Before trial, O'Donnell waived his right to a jury trial in the following colloquy:
APPELLATE COURT OF ILLINOIS, FIRST DISTRICT, FIRST DIVISION
548 N.E.2d 755, 192 Ill. App. 3d 321, 139 Ill. Dec. 370 1989.IL.1971
Appeal from the Circuit Court of Cook County; the Hon. Stephen Schiller, Judge, presiding.
JUSTICE O'CONNOR delivered the opinion of the court. MANNING, P.J., and BUCKLEY, J., concur.
DECISION OF THE COURT DELIVERED BY THE HONORABLE JUDGE O'CONNOR
Defendant Daniel O'Donnell was convicted of residential burglary (Ill. Rev. Stat. 1985, ch. 38, par. 19-3(a)), after a bench trial. O'Donnell appeals, arguing that his waiver of a jury trial was not made knowingly or understandingly. For the reasons below, we affirm.
On May 11, 1987, Chicago police officers Raymond Bell and Thomas Puzinski answered a burglar alarm at the home of Ms. Susan Mauro. At Ms. Mauro's residence, Officer Bell walked to the back of the house and noticed the back door ajar with signs of forced entry. Returning to the front of the house, Officer Bell saw someone leaving the house through the bathroom window, carrying a pink-colored sack.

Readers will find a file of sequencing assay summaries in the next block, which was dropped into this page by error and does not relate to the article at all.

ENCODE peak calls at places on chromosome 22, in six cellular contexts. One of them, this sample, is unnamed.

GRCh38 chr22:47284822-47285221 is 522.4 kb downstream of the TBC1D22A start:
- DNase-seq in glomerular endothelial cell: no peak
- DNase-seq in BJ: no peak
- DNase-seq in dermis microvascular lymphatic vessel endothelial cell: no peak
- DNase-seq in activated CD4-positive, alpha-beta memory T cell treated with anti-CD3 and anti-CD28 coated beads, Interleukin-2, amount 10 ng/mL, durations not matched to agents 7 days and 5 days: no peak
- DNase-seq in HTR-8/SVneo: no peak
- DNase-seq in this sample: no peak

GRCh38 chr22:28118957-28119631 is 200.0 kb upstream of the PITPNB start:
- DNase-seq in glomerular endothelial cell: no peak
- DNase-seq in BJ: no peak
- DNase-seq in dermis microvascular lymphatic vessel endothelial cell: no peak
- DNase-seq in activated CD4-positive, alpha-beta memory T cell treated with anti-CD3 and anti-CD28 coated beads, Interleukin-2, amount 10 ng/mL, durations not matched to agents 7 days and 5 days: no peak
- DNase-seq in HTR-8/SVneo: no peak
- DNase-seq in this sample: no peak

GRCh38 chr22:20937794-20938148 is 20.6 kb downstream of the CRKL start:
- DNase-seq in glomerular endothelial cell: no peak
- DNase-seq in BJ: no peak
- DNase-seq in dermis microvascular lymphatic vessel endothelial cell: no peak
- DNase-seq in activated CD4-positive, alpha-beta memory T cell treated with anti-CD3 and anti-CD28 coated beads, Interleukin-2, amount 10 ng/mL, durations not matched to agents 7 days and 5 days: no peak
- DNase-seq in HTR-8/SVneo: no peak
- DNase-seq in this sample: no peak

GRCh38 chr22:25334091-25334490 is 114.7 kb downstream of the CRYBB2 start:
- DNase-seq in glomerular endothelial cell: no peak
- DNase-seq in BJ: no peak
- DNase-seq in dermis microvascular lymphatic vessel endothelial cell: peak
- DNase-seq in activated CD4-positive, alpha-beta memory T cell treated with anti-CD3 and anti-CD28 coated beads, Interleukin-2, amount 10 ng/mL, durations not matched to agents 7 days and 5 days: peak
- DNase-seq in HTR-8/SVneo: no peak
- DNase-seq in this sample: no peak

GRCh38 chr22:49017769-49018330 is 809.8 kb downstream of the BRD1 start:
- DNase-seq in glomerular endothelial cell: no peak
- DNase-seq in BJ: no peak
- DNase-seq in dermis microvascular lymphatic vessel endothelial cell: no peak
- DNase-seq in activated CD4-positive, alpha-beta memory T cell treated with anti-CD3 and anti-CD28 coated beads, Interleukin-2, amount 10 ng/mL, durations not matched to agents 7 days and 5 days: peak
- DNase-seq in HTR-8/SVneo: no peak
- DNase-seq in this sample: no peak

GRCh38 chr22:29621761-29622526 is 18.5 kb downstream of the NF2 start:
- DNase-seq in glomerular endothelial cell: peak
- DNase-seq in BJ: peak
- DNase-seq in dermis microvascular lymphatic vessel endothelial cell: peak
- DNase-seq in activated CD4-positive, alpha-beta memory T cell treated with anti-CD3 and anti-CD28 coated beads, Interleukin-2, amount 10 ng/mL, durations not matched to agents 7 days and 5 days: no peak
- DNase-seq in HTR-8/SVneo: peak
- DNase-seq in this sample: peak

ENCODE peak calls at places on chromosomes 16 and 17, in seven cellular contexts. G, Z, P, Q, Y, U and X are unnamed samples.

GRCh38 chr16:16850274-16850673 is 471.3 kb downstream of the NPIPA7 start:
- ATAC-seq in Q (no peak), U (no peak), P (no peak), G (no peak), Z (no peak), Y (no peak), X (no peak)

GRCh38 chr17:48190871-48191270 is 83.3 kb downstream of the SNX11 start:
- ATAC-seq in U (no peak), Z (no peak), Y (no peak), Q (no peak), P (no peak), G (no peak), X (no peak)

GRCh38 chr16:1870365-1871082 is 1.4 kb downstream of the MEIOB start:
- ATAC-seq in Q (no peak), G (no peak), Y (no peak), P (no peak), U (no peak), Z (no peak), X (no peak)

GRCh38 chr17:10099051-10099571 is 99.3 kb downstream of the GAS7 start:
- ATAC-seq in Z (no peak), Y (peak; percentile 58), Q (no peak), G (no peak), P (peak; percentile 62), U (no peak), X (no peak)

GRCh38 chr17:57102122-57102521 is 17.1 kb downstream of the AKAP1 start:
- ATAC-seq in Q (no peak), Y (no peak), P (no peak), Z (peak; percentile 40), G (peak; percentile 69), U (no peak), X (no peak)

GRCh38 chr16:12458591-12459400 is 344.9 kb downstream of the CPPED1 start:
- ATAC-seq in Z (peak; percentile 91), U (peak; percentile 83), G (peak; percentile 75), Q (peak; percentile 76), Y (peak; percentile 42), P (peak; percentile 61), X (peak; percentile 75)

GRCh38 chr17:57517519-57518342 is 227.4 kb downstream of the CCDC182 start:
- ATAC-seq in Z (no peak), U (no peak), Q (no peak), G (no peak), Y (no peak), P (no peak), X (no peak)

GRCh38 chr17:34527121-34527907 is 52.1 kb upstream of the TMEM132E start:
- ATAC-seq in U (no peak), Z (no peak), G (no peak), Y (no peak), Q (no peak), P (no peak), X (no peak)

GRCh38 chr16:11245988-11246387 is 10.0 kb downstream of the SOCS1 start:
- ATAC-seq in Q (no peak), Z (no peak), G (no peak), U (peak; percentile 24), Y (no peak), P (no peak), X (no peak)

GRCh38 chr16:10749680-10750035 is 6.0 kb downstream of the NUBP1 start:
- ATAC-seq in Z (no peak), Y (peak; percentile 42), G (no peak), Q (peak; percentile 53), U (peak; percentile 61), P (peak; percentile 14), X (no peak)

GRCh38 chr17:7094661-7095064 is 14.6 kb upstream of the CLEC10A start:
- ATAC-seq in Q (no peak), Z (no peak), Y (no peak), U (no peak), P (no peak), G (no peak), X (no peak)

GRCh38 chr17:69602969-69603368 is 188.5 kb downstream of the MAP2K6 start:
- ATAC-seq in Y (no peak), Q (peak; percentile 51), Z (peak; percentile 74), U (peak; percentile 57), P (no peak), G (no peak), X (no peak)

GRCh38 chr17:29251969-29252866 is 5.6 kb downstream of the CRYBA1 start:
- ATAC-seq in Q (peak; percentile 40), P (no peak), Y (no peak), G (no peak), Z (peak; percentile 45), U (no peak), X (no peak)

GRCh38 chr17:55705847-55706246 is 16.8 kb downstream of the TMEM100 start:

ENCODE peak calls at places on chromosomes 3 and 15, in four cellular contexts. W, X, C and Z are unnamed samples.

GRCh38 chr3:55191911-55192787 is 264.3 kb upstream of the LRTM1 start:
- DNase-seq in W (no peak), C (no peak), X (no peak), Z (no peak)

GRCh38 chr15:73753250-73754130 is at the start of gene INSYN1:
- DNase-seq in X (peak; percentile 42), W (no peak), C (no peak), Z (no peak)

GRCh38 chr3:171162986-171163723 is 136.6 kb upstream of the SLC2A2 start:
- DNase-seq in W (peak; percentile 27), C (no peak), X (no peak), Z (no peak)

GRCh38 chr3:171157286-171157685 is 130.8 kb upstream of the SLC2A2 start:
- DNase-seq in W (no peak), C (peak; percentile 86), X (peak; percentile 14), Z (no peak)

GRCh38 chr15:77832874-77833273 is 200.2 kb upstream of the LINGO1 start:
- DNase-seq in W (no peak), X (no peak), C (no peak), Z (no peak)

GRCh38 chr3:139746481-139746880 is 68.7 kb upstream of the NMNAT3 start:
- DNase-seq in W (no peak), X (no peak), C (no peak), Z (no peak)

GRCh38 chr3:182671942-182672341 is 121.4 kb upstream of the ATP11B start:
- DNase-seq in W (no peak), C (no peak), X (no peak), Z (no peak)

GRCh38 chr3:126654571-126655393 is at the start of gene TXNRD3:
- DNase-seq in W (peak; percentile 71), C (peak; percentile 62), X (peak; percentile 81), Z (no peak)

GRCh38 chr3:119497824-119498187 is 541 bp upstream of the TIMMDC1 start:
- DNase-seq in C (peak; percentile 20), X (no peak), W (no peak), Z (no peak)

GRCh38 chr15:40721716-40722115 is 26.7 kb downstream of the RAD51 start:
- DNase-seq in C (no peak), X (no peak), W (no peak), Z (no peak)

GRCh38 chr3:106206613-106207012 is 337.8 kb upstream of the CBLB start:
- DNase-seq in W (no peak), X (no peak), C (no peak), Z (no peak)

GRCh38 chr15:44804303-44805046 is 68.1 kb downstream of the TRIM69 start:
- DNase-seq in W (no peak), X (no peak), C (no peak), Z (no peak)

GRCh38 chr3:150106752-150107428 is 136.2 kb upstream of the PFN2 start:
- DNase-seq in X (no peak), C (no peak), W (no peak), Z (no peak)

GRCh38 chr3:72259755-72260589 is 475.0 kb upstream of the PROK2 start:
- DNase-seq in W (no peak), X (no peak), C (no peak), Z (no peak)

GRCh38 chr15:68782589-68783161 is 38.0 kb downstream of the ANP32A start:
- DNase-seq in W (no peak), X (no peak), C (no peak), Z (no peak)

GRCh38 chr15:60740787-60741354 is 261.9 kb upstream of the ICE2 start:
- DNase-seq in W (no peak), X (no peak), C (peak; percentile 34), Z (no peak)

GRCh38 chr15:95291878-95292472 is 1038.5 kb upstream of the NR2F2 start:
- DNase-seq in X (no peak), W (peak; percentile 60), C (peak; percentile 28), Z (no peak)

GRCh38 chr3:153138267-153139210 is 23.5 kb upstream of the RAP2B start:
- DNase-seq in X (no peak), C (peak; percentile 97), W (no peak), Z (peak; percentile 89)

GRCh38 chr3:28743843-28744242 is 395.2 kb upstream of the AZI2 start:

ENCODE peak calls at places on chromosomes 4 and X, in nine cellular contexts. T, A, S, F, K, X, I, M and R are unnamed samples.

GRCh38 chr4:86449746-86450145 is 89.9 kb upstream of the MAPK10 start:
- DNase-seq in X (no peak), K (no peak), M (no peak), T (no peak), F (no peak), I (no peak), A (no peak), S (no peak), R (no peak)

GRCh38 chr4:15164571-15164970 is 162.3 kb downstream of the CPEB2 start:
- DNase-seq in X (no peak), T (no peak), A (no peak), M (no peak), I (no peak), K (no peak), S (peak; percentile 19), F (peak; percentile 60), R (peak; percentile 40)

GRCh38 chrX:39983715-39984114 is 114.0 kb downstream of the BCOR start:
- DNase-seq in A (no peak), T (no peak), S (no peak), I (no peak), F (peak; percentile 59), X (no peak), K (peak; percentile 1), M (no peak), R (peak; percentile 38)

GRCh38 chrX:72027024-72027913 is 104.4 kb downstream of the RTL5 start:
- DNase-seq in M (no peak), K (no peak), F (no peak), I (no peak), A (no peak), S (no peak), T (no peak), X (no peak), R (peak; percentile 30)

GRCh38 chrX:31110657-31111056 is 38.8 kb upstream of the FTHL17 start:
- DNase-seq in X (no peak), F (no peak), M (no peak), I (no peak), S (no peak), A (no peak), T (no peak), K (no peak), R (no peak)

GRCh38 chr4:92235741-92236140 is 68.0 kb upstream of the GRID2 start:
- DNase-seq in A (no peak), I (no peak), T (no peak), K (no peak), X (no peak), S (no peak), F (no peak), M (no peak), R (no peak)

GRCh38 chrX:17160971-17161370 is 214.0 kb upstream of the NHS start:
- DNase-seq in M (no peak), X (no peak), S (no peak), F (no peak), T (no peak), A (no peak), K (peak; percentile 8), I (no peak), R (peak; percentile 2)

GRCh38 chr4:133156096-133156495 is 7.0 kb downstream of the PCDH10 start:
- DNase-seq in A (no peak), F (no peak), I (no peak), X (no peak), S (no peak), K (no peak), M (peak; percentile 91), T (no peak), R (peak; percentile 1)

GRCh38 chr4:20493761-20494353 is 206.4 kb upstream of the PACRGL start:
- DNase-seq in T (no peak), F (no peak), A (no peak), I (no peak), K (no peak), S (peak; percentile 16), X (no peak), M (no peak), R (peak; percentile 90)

Officer Bell chased the suspect down a gangway toward an alley, where the suspect dropped the sack. The officers radioed for assistance, and the suspect was caught. Throughout the entire chase, Officer Bell had not lost sight of the suspect.
The suspect was identified as the defendant, Daniel O'Donnell, also known as Harold Sonnenberg, William T. Boley, and John Fleming. The police recovered the pink sack, which was a pillow case containing a clock, several screwdrivers, jewelry, a cosmetic kit, and a pair of gloves. O'Donnell was charged with residential burglary.
"DEFENSE COUNSEL: Mr. O'Donnell is present in open court, your honor. At this time, he's executing a jury waiver.
THE COURT: Mr. O'Donnell, do you understand that under the Constitution, you are entitled to a trial by jury?, DEFENDANT: Yes, your Honor.
THE COURT: Now, a jury trial would involve selecting 12 people from our community. We have about 50 or 60 people in here and we'd talk to them find out things about them, and your lawyer would participate and the State's Attorney would participate. Eventually, we would select 12 people to sit as a jury.
Those 12 people would hear the evidence and the arguments of the lawyers. And I would give them very specific instructions as to what ...